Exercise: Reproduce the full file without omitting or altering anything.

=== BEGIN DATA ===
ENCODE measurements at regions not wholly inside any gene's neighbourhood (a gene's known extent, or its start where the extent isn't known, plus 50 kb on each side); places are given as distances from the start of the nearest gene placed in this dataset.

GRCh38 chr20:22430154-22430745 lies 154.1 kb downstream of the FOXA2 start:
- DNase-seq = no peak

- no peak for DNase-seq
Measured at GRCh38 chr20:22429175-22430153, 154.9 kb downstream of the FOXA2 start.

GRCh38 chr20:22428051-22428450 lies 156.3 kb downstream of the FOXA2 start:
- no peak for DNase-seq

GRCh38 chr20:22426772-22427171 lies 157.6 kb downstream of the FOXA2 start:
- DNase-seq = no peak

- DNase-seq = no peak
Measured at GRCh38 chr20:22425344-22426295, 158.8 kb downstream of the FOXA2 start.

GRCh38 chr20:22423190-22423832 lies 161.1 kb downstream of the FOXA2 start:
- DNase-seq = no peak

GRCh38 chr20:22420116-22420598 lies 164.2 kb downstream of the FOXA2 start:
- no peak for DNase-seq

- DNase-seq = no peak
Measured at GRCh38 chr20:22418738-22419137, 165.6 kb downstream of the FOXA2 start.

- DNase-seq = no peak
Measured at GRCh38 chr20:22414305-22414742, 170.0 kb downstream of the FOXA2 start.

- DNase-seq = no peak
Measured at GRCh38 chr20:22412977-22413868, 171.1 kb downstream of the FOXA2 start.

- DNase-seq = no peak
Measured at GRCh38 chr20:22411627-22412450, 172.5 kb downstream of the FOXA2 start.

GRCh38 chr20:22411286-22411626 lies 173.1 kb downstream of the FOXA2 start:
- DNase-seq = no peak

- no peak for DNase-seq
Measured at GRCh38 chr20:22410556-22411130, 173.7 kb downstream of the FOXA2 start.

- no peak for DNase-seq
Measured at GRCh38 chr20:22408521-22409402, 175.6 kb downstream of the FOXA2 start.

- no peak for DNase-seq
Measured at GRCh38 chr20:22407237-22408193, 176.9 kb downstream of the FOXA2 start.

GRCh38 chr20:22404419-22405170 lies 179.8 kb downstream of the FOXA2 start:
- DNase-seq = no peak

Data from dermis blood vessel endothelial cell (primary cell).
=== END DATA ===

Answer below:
ENCODE measurements at regions not wholly inside any gene's neighbourhood (a gene's known extent, or its start where the extent isn't known, plus 50 kb on each side); places are given as distances from the start of the nearest gene placed in this dataset.

GRCh38 chr20:22430154-22430745 lies 154.1 kb downstream of the FOXA2 start:
- DNase-seq = no peak

- no peak for DNase-seq
Measured at GRCh38 chr20:22429175-22430153, 154.9 kb downstream of the FOXA2 start.

GRCh38 chr20:22428051-22428450 lies 156.3 kb downstream of the FOXA2 start:
- no peak for DNase-seq

GRCh38 chr20:22426772-22427171 lies 157.6 kb downstream of the FOXA2 start:
- DNase-seq = no peak

- DNase-seq = no peak
Measured at GRCh38 chr20:22425344-22426295, 158.8 kb downstream of the FOXA2 start.

GRCh38 chr20:22423190-22423832 lies 161.1 kb downstream of the FOXA2 start:
- DNase-seq = no peak

GRCh38 chr20:22420116-22420598 lies 164.2 kb downstream of the FOXA2 start:
- no peak for DNase-seq

- DNase-seq = no peak
Measured at GRCh38 chr20:22418738-22419137, 165.6 kb downstream of the FOXA2 start.

- DNase-seq = no peak
Measured at GRCh38 chr20:22414305-22414742, 170.0 kb downstream of the FOXA2 start.

- DNase-seq = no peak
Measured at GRCh38 chr20:22412977-22413868, 171.1 kb downstream of the FOXA2 start.

- DNase-seq = no peak
Measured at GRCh38 chr20:22411627-22412450, 172.5 kb downstream of the FOXA2 start.

GRCh38 chr20:22411286-22411626 lies 173.1 kb downstream of the FOXA2 start:
- DNase-seq = no peak

- no peak for DNase-seq
Measured at GRCh38 chr20:22410556-22411130, 173.7 kb downstream of the FOXA2 start.

- no peak for DNase-seq
Measured at GRCh38 chr20:22408521-22409402, 175.6 kb downstream of the FOXA2 start.

- no peak for DNase-seq
Measured at GRCh38 chr20:22407237-22408193, 176.9 kb downstream of the FOXA2 start.

GRCh38 chr20:22404419-22405170 lies 179.8 kb downstream of the FOXA2 start:
- DNase-seq = no peak

Data from dermis blood vessel endothelial cell (primary cell).